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October is Breast Cancer Awareness Month and a reminder to do self-checks and mammograms

As I’m sure you’re aware, October is Breast Cancer Awareness Month. And if you’ve read my column at all you know I lost my best friend to stage IV breast cancer in January 2020. So consider this your annual public service announcement to please do self-checks and get mammograms regularly. 

Self-checks are simple. It’s recommended to do them when your breasts are least tender so you can feel subtle changes better. Talk to your doctor for a demonstration on how to perform a self-check, or you can look online. 

Start with a visual check. Look for any changes in size, shape, coloration, or texture of the tissue. The Mayo Clinic recommends checking with your hands on your hips as well as having your arms raised over your head.

Then do a physical inspection using the pads of your fingers. Starting from the center, work your way out to the edges of the breast in lines, like sun rays. Check all the way around each breast using different levels of pressure. You want to check all the tissue from the surface to the deeper breast tissue.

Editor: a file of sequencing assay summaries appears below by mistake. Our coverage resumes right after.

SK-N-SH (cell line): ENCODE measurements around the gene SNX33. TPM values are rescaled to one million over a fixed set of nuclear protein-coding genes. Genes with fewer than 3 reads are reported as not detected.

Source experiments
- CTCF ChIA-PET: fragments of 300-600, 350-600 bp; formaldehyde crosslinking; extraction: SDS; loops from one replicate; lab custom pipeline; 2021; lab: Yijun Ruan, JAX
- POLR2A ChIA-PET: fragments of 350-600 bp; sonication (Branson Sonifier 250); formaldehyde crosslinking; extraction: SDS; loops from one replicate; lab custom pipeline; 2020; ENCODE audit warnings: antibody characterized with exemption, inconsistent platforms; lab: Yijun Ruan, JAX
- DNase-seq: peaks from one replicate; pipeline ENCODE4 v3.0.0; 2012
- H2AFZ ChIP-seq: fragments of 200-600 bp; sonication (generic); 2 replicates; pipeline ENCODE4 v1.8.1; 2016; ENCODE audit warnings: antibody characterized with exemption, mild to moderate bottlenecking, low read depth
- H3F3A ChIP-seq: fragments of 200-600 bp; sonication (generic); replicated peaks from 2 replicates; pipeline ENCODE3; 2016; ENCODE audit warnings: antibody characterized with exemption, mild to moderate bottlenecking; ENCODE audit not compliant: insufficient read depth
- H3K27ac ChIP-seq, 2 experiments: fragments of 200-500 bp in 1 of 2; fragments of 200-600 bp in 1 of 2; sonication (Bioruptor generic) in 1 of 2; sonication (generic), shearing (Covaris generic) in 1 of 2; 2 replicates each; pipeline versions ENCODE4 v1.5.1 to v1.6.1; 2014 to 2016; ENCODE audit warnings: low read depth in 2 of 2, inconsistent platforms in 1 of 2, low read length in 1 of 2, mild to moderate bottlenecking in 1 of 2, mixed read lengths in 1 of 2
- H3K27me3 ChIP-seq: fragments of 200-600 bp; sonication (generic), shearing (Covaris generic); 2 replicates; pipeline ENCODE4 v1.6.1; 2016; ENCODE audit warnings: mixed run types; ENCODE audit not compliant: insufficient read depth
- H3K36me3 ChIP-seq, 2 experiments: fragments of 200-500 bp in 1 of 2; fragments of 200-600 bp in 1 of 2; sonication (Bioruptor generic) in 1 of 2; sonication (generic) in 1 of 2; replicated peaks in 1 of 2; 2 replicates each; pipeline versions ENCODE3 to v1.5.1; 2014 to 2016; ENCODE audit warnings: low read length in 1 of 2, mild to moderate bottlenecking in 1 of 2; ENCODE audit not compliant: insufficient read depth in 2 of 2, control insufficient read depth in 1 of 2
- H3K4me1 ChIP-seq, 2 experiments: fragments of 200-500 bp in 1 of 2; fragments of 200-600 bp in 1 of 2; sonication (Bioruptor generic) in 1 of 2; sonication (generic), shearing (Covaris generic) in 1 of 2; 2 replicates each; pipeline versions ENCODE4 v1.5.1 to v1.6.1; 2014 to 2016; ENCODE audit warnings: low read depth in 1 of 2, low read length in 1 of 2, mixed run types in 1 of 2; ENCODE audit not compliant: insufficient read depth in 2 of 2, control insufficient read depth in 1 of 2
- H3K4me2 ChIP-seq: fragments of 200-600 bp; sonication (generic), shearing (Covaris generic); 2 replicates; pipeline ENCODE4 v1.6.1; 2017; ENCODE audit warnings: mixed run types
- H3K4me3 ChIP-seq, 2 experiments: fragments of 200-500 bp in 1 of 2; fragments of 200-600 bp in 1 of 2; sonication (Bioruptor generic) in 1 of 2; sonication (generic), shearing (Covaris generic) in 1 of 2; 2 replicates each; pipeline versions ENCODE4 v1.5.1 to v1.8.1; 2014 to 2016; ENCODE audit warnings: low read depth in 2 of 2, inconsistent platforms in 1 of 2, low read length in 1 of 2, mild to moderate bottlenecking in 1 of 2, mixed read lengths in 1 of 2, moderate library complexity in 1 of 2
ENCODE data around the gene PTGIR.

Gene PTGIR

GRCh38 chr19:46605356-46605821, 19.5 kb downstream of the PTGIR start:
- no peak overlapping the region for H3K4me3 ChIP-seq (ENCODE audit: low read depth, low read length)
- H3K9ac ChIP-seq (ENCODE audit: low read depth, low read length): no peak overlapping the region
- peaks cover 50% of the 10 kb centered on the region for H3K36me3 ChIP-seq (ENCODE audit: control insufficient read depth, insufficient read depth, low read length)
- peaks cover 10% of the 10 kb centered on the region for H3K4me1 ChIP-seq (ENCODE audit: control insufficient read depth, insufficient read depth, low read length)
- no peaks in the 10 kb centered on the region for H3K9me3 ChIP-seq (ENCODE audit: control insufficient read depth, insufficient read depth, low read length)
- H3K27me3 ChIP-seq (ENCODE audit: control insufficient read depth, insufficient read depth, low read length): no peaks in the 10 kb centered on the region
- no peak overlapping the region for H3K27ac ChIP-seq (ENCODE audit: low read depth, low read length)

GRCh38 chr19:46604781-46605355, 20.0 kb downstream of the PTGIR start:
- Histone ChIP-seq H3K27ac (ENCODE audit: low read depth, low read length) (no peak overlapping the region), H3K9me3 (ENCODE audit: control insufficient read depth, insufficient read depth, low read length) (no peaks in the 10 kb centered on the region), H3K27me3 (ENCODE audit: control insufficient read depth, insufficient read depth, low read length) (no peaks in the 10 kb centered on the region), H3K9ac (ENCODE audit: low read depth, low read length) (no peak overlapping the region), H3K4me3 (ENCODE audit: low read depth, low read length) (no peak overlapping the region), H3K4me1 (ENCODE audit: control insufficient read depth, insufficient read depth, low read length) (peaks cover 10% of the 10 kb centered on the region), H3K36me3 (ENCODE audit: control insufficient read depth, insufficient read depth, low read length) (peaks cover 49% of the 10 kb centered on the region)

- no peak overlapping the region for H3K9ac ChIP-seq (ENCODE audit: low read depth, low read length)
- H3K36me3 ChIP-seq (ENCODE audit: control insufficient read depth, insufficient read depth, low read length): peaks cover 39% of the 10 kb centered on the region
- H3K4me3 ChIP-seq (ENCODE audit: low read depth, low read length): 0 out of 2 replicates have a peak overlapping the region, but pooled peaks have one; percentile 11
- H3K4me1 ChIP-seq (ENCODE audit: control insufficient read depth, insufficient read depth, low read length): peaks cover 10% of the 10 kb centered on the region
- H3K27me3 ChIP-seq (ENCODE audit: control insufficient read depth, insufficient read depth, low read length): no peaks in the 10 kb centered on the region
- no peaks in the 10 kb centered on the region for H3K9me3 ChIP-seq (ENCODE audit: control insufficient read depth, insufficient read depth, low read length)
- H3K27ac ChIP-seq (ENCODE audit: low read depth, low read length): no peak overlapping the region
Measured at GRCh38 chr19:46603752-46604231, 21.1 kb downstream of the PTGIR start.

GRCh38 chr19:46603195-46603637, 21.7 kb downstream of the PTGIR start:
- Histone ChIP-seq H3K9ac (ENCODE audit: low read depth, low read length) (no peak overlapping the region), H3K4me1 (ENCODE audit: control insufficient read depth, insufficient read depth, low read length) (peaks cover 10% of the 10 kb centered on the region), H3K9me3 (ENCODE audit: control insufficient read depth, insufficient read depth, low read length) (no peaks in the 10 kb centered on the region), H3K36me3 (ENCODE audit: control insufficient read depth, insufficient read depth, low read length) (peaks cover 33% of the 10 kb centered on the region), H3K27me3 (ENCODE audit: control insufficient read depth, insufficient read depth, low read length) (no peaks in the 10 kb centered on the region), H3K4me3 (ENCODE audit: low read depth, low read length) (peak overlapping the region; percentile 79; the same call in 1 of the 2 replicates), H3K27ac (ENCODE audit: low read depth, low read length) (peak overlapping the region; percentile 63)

Remember that if you do notice something different, it doesn’t mean cancer. There can be many reasons for finding small bumps or noticing slight changes. The most important thing is to talk to your doctor as soon as you can to schedule a mammogram and hopefully figure out the cause of the changes. 

Annual mammograms, especially if you’re 40-plus or are at risk for cancer, are the best tool for early cancer detection. Yes, they can be awkward and yes, your breast is squished for a brief minute. Women who have had mammograms say that the anticipation is worse than the actual exam. It’s normal to be a little nervous, but don’t let that stop you. According to Johns Hopkins, most mammograms can be done in five minutes or less. So, what’s stopping you?

In fact – I’m putting my money where my mouth is. Almost two years after losing my best friend, I’ve scheduled my very first mammogram. It’s time. And I want to make sure I’m taking my breast health seriously – for myself, my daughter, and my best friend’s three daughters.

Allison Wells is a wife, mother of four and an author. Her motto is "Life is short, eat the Oreos." Visit her online at